- Learn to communicate. Not saying the things we feel can lead to a sense of frustration, hurt, anger or anxiety. If you find communicating difficult, or are afraid of arguments or bruised feelings, take a course in communicating effectively always having the intent of non-harm.
- Get back to basics. Reconnect with old friends, take the dog for a walk, visit an art gallery or listen to your favourite music. Enjoy a long, relaxing bath, read a great book, tell your child a story, or ask an older relative to tell you one! The simplest things in life give us the most pleasure.
- Help someone out. The simple act of helping others (humans, animals or Nature in general) helps us to feel joy. Pick up groceries for an aging neighbour, volunteer at your local hospital or read a book to someone with failing eyesight. If you are unsure of how to help out in your community, call your nearest volunteer centre.
- Find your spirituality. Research has shown that those who have developed their spirituality through associating with other spiritual individuals or having cooperative mindful beliefs, live longer, more satisfying lives. The secret is practising those beliefs, either through organized worship, or simple meditation (openness) in a quiet place.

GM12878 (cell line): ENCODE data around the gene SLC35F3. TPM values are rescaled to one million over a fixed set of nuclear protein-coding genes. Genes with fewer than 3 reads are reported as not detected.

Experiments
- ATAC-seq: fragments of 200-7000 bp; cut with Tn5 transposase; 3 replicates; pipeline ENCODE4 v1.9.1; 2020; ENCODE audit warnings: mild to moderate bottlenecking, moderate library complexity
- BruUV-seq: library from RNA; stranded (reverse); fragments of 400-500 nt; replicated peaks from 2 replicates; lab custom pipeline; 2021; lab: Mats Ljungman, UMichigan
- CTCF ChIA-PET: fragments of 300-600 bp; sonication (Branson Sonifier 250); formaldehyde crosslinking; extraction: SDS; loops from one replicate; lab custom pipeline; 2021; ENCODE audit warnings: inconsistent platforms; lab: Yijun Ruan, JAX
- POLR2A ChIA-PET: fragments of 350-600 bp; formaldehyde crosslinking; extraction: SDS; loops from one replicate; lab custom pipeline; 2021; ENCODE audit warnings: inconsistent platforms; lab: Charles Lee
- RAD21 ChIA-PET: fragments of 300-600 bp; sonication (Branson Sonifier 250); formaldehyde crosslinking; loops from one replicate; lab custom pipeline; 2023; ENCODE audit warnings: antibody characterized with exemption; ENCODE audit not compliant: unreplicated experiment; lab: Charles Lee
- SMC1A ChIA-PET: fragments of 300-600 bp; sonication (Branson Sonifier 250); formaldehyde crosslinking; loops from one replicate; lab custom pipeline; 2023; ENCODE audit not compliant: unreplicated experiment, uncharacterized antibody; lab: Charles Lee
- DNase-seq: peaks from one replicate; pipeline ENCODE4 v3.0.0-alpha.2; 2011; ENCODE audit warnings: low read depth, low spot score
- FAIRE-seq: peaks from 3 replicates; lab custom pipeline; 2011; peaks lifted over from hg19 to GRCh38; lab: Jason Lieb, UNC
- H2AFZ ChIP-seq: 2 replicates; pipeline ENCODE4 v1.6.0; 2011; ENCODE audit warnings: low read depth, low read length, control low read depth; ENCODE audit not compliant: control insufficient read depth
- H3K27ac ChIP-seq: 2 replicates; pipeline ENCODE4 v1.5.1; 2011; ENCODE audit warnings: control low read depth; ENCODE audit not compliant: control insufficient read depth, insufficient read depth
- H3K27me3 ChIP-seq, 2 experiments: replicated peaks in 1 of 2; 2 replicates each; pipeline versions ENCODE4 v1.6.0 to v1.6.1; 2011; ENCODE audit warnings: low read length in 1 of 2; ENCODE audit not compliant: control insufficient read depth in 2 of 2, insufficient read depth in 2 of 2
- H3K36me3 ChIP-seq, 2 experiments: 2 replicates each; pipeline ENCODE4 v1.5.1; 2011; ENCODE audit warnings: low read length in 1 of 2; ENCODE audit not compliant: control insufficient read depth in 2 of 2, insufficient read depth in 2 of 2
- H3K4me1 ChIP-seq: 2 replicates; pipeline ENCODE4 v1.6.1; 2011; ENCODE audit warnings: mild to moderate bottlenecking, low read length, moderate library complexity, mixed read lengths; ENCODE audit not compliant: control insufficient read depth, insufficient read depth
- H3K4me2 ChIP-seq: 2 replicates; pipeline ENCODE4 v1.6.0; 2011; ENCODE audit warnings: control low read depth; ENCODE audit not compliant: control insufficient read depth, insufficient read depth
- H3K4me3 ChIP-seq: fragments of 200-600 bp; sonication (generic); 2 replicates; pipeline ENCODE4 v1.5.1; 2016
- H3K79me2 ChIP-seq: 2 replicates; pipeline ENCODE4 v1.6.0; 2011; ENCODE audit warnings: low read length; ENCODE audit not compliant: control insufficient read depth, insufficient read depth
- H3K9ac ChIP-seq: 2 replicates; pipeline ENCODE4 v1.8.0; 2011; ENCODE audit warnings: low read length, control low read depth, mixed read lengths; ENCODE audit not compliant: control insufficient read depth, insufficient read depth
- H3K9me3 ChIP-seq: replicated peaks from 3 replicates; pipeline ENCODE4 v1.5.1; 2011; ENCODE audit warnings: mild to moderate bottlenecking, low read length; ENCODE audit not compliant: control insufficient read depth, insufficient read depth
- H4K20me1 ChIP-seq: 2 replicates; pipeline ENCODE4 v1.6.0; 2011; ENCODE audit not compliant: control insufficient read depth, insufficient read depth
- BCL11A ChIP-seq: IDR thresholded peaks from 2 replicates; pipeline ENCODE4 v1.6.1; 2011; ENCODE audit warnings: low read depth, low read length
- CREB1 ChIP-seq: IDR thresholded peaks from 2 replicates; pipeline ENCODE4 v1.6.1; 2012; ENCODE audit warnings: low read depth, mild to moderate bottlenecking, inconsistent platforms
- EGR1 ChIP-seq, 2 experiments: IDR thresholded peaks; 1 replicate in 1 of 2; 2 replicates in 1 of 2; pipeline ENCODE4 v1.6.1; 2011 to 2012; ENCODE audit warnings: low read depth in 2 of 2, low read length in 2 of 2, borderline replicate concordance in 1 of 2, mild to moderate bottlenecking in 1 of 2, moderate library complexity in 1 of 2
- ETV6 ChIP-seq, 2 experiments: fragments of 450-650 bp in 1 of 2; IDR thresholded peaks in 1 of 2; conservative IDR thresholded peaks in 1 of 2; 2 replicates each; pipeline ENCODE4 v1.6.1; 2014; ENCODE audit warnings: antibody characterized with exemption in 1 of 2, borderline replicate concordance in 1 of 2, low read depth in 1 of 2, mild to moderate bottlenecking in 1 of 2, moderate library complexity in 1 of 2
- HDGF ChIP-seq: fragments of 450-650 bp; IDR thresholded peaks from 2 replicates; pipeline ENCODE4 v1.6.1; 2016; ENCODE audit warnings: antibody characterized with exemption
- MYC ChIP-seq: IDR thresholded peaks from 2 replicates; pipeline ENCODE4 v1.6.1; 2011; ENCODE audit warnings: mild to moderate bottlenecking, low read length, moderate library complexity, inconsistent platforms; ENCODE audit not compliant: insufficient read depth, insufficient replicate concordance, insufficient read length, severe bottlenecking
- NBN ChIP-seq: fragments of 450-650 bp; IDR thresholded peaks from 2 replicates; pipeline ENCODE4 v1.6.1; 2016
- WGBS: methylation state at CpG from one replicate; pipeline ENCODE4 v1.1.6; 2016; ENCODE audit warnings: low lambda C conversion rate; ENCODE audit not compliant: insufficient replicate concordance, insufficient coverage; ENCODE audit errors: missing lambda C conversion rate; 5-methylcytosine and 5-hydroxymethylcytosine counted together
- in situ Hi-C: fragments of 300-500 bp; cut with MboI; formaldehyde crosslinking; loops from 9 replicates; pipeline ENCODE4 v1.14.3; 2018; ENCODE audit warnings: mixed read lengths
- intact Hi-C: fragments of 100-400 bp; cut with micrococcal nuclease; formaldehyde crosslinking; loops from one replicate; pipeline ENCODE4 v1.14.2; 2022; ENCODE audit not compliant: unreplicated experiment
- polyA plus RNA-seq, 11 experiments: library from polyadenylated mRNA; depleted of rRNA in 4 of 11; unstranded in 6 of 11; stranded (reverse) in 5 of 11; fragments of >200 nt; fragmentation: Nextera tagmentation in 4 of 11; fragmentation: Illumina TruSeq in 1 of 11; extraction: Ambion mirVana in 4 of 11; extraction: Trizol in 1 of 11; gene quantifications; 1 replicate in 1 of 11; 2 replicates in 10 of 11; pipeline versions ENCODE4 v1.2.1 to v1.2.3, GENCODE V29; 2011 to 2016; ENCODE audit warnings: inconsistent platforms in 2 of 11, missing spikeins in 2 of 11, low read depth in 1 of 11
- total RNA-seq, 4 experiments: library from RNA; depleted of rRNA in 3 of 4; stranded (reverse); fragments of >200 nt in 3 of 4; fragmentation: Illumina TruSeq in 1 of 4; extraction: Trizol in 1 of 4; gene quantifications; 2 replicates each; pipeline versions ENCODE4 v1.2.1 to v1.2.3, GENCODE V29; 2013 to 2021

- Try Meditation.
- As the Beatles and many sages of the spiritual and philosophical traditions have expounded, “Let It Be, Let it Be”
- Allow love in your life. The ability to love and be loved is a most basic human trait. We, as a society, seem to have become disconnected – fear-based emotions (depression, loneliness, guilt, attachment and anger) are symptoms. Finding cooperative and harmonious ways to reconnect with others is extremely helpful in developing a positive attitude.
- Laugh at yourself and find humour in the simplest of things. Laughter is a powerful mood elevator. If you are feeling down, read some jokes, watch a funny movie or just act “silly” once in awhile. At times, let yourself see through a child’s genuine eyes. Simplify.
- Participate in new physical and mental activities to improve confidence levels and coping mechanisms. Building confidence could be as easy as learning the meanings of new words, learning about new topics or if you are right-handed using instead your left hand more frequently (left hand connects with more spiritual, intuitive and creative right side of the brain).
- Follow the principles of holistic health – enlightened body, speech and mind in harmony (better nutrition and exercise appear to be associated with positive mood and attitude)
- Remember that the mainstream media focuses on information that leads to attachment to fear, negative thoughts and emotion. Perhaps instead focus on positive things to do with your precious moments.
- Learn to communicate your needs more effectively. For example, instead of using common language of subordination expressed by such words as “no”, “don’t”, “should”, “stop”, “good”, “bad” and “have”, you could instead try expressing your needs by stating “I need you to…”. This peaceful language expresses needs and does not judge. For more on this refer to the book Non Violent Communication.